Tuesday, July 2, 2013

Made-up Words

Yesterday we had a tornado warning so my son and I got to spend some quality time on the stairs to our basement.  That was fun.  Thank heavens for small hand-held electronics so we could pass the time watching exactly where it was and how much longer we actually had to be on the stairs, cause really, that wasn't the funnest (my favorite made up word) place to be.  One of our cats knocked off the screen door to the porch hurtling toward a chipmunk and as I was eating my breakfast this morning, a big ole spider was exploring my hand.  I'm pretty sure I had felt him jump up on my ankle, take a bite, and move up my pants.  Now I feel all buggy.

Jeannine is writing some very interesting stuff on her blog.  She says, "I hate to say this, but very few of the young men (literally, maybe only one or two) I’ve worked with have struggled with any of the above, regardless of the quality of their writing. Therefore, those guys have several books and a tenure-track teaching job now. Just think of that, ladies, and let it motivate you to not stand in the way of your own writing. Send it out, be proud, take the time to work on it and make it the best it can be but then for God’s sake send it out and when it gets published then promote it without feeling ashamed."  I have really been feeling the promotion shame lately.  That feeling of why on earth would anybody be interested in reading these poems and why should I point anyone in their direction?  Not to mention how, if I thought anyone WAS reading my poems, that they would think I'm a horrible person.  As if they would think, how can she write those things, what does her family think of her???  In other words, shame.  And the poems I am writing now?...I'm all like, these are so unimportant.  I should be writing about the big political stuff.  But that's not what I write or how I write.  And I have to just let that kind of wasteful thinking go.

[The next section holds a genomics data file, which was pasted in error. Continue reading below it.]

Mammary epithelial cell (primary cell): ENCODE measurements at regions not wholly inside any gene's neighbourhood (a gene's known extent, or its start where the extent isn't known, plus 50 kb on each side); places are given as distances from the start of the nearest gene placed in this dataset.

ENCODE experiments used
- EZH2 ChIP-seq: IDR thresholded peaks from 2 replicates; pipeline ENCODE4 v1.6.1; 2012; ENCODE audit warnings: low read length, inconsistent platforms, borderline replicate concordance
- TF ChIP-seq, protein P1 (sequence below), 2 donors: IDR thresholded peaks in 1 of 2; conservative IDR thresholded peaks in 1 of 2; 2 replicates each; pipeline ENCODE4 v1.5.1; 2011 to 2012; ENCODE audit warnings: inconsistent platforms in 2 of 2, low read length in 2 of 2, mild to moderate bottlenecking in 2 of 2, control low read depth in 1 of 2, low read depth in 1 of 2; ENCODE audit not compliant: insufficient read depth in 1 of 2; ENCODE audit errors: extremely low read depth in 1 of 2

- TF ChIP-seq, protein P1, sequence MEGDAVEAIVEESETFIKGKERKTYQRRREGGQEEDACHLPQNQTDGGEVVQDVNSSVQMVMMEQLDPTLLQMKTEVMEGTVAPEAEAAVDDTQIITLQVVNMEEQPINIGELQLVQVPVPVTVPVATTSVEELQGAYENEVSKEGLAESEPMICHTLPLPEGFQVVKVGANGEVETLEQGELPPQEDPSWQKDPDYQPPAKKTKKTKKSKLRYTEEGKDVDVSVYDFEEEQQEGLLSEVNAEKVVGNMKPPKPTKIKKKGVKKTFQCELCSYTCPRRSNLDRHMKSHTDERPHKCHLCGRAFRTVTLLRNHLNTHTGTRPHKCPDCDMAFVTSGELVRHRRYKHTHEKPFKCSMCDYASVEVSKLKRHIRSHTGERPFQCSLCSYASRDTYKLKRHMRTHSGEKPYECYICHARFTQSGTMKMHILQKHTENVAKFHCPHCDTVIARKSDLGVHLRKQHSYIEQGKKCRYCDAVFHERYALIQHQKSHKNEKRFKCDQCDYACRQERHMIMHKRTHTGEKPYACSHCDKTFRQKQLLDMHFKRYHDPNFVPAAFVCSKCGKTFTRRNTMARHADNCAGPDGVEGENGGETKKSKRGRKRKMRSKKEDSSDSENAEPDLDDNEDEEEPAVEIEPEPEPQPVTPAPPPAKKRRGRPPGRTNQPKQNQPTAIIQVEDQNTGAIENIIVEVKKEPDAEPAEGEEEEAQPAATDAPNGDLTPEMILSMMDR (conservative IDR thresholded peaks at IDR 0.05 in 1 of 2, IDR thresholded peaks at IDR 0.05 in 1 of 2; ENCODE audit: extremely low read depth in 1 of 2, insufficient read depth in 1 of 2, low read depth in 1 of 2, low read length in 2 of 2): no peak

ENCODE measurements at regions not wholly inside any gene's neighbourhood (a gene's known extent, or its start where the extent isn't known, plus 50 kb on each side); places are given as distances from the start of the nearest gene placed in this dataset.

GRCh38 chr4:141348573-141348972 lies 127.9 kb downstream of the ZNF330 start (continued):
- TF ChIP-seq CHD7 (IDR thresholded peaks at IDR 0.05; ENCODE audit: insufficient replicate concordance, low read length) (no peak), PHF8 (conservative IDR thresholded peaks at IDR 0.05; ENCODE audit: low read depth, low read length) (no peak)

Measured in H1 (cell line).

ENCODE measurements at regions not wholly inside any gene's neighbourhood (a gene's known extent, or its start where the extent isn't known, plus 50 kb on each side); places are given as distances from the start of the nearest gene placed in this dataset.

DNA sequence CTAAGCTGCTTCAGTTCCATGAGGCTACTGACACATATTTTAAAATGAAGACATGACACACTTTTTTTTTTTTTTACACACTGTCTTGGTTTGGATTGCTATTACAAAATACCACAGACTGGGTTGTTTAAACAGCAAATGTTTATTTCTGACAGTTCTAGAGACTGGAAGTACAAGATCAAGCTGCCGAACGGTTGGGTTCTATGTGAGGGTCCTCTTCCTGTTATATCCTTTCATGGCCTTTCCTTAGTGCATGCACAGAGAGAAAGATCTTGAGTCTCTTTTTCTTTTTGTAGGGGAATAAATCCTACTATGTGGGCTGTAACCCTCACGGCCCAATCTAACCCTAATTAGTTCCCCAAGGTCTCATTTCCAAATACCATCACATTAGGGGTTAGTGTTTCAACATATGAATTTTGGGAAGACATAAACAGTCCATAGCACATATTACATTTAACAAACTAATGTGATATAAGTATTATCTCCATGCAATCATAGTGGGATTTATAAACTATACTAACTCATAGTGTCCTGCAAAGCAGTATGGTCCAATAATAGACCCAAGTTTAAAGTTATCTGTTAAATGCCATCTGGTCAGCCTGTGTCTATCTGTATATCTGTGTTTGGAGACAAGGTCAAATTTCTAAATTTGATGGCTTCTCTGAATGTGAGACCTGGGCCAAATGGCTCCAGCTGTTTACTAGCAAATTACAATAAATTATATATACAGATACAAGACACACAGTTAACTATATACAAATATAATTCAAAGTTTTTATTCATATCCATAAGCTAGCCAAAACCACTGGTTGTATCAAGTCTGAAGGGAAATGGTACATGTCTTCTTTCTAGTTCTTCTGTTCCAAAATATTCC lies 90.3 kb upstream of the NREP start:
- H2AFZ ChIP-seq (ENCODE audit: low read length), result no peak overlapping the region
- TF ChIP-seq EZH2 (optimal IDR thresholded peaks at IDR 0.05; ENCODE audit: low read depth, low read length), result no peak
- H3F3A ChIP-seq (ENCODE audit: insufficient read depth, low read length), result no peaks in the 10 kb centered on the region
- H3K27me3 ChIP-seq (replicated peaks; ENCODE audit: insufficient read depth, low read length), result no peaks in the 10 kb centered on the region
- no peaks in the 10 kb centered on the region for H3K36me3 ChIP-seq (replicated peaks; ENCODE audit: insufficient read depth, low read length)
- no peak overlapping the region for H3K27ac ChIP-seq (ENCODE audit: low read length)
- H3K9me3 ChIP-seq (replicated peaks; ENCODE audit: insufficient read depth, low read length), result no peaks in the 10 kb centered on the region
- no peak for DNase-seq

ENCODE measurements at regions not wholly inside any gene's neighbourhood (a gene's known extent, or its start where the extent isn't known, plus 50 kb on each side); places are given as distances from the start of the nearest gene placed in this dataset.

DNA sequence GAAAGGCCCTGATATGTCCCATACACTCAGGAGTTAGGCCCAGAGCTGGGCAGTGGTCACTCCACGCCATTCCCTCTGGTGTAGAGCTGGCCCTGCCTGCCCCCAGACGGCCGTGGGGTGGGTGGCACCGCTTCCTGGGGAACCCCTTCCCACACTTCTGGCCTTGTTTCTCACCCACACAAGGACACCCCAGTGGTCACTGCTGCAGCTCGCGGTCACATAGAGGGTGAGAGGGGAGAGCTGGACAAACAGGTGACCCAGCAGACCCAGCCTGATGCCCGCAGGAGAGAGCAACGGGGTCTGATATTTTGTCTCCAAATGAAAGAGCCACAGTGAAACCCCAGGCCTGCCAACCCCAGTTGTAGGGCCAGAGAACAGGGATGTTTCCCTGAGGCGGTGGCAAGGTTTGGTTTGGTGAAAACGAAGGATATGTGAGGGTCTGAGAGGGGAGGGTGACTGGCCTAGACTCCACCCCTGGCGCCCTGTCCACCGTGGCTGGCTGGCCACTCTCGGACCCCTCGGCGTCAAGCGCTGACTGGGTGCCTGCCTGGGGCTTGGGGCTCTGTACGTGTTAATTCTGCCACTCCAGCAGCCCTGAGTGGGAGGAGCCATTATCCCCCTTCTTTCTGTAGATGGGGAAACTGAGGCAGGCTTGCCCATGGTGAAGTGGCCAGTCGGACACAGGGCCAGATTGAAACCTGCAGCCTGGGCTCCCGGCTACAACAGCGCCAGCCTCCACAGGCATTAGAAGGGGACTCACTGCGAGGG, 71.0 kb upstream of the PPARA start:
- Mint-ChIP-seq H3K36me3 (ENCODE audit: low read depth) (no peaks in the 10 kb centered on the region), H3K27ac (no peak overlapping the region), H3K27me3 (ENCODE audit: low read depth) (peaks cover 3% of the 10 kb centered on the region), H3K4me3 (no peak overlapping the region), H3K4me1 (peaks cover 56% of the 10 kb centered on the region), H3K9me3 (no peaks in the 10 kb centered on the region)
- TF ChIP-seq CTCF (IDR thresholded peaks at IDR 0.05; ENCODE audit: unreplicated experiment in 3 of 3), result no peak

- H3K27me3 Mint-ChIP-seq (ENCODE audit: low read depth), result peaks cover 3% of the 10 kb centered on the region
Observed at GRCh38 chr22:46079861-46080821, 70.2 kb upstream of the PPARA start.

And on a different note, Susan Rich has a beautiful note on the gift of poetry editors.  We should definitely praise them and thank them, because, as she so correctly states:  1. Poetry Editors are almost always poets themselves. They take time away from their own work to promote other writers and allow new work entry into the world.2. No one gets rich or becomes famous as a poetry editor. They do work for free or little money.  We poets are so lucky to have such generous editors.  My editors over at Red Bird Chapbook were working hard this weekend to correct the proofs of my, and I'm sure other poets', chapbook. 

And so I would like to point you in the direction of three poems I have in the latest Rufous City Review and to thank those editors for taking a lot of time and energy and creating a beautiful journal full of art.  And I'm gonna try really hard not to go bang my head against some invisible stupid wall of shame.  Wish me luck.


Always covering myself
in clothes or cloaks of words
which only dogs hear: in truth
                    I was nude and didn't know
which parts to cover or if
I could finally uncover it all.
And what a relief to move
my hands, formally, from
my breasts, testes and labia,
to show myself, for what I am—
a worm or perhaps just a cell
which may birth and split from itself
                    and I wish you could see
all my secret hairs
revealed like words
or the meanings of words
which always seem concrete
in dreams but never when I awake
                    and quickly cover.

Ryan Van Winkle

American Poetry Review
July / August 2013

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